Ironing Out Problems In Cameroon – A sonnet for stolen womanhood by Karen Barton

‘They’re mutilating little girls’ breasts in Cameroon to “protect them” from Boko Haram.’

Phillip Obaji Jr.

 

My mother takes in ironing, women’s work,

feeding her ever-growing family.

Neighbours bring thin bundles to our tin shack,

sweet-scented sweater-soft girls, breasts swelling,

creasing their outsized blazers, school blouses.

I cannot look. While they’re playing, squatting

in the bustling backyard, catching beetles

under cracked coconut shells, I’m listening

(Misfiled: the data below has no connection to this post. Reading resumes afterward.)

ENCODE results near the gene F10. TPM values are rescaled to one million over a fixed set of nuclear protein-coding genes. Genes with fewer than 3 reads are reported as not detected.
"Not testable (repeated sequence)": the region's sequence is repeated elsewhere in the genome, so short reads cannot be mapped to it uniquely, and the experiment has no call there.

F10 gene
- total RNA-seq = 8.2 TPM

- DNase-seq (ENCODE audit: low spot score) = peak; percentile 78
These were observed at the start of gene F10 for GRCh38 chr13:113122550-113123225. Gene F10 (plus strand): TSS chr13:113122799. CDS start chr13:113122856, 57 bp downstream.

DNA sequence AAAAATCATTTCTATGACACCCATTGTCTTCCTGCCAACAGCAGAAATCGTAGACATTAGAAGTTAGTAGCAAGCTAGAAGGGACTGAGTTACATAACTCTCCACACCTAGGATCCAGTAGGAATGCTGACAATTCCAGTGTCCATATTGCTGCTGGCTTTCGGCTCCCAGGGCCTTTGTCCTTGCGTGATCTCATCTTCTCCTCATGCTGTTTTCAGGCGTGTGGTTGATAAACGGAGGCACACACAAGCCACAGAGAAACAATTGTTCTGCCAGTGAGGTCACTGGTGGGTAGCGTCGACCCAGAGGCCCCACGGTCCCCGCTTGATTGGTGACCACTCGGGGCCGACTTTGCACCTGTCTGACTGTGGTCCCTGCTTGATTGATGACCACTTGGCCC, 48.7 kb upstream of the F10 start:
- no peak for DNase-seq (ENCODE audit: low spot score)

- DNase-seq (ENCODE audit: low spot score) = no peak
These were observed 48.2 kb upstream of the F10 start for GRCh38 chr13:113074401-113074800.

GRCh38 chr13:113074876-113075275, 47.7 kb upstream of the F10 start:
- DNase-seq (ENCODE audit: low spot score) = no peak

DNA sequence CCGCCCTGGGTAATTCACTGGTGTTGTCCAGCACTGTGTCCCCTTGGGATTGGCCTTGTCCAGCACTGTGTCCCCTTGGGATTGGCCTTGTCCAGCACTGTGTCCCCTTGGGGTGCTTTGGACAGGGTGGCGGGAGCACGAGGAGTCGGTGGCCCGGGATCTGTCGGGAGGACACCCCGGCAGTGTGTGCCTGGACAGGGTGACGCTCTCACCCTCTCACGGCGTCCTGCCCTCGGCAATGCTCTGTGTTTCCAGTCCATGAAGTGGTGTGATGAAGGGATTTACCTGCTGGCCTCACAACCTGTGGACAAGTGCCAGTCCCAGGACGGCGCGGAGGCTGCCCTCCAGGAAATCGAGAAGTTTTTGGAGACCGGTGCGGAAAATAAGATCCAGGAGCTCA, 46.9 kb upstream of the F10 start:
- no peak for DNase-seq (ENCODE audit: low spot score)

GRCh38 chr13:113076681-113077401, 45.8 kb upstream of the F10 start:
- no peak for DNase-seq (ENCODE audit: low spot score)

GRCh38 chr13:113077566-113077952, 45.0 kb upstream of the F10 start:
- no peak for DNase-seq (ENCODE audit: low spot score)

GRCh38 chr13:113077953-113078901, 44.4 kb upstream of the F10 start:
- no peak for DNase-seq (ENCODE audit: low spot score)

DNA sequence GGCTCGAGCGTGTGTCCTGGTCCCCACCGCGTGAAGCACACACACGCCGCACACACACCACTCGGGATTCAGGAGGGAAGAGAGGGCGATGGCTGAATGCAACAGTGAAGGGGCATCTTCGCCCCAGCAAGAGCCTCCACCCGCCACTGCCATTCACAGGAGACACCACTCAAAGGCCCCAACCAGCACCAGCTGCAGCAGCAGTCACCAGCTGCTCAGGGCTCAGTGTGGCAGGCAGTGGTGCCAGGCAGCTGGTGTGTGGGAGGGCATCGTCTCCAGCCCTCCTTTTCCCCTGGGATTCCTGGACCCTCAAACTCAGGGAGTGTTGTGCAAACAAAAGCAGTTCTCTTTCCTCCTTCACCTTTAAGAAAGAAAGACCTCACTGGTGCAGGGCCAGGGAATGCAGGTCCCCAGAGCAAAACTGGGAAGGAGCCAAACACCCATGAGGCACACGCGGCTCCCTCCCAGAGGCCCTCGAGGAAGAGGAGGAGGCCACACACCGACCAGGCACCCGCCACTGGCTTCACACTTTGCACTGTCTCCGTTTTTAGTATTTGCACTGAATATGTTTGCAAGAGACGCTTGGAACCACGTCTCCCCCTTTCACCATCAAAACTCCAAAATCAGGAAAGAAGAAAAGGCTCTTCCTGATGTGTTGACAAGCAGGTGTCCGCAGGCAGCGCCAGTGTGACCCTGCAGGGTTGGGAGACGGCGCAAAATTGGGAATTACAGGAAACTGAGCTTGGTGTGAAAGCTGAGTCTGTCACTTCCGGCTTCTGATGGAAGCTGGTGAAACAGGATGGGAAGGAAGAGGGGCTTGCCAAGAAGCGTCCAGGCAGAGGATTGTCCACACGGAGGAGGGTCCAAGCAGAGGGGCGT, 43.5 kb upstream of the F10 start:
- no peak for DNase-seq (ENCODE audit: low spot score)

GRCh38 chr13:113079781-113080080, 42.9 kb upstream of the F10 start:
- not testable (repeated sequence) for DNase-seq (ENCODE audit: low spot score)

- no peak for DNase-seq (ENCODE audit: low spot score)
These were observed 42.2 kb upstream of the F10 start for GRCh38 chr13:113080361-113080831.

to laughter and lamentations, shop-talk

barters, over coffee drunk from chipped cups.

Bargains struck, their mothers leave, playtime stops –

beside hot cooking pots and smoothing-rocks –

Mama irons soft breasts back into girls’ ribs

to walk our unsafe world unmolested.

5 thoughts on “Ironing Out Problems In Cameroon – A sonnet for stolen womanhood by Karen Barton

  1. Pingback: Poems of Protest – a write old song and dance

  2. Pingback: Poems of Protest – the paper cut poet

  3. Wow! The ending is one that knocks the air right out of me and the stars I see are outrage and anger. Now THIS is a poem of witness in the very best sense. Thank you for this wonderful poem.

    Liked by 1 person

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